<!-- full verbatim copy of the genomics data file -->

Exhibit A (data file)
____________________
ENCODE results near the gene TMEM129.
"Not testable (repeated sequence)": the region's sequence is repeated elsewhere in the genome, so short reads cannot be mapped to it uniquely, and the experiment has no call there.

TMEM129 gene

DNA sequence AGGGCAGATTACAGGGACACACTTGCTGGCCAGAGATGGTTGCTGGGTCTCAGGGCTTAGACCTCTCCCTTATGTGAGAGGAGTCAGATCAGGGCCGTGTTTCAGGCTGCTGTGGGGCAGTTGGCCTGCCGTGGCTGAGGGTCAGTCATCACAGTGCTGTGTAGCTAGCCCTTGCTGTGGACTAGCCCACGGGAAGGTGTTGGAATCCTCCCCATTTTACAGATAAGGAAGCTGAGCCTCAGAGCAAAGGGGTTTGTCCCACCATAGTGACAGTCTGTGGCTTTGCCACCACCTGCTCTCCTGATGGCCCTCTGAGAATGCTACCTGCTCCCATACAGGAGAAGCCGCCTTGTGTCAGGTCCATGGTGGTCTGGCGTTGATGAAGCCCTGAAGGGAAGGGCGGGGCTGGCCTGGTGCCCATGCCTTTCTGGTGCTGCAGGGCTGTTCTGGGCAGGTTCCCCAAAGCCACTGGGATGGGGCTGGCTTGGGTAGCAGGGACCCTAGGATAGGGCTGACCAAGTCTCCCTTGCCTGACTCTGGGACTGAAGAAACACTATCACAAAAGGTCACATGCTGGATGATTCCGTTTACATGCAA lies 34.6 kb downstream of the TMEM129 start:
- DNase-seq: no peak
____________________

ENCODE results near the gene TMEM129.
"Not testable (repeated sequence)": the region's sequence is repeated elsewhere in the genome, so short reads cannot be mapped to it uniquely, and the experiment has no call there.

TMEM129 gene

DNA sequence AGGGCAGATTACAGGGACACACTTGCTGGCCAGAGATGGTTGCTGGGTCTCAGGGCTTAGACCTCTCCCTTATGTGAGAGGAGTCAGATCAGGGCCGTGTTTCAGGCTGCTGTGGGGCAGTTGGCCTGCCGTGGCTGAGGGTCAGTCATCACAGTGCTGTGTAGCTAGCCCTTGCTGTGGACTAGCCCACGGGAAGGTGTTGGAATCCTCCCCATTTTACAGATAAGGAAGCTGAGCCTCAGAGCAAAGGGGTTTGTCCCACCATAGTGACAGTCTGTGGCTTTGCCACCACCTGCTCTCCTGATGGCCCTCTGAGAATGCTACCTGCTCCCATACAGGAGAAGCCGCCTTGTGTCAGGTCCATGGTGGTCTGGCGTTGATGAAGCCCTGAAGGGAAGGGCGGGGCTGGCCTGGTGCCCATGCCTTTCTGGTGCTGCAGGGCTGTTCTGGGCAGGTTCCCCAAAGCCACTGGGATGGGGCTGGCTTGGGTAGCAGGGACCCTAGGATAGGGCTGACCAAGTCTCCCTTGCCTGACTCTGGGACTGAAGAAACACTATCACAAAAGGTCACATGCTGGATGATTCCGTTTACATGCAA lies 34.6 kb downstream of the TMEM129 start:
- DNase-seq: no peak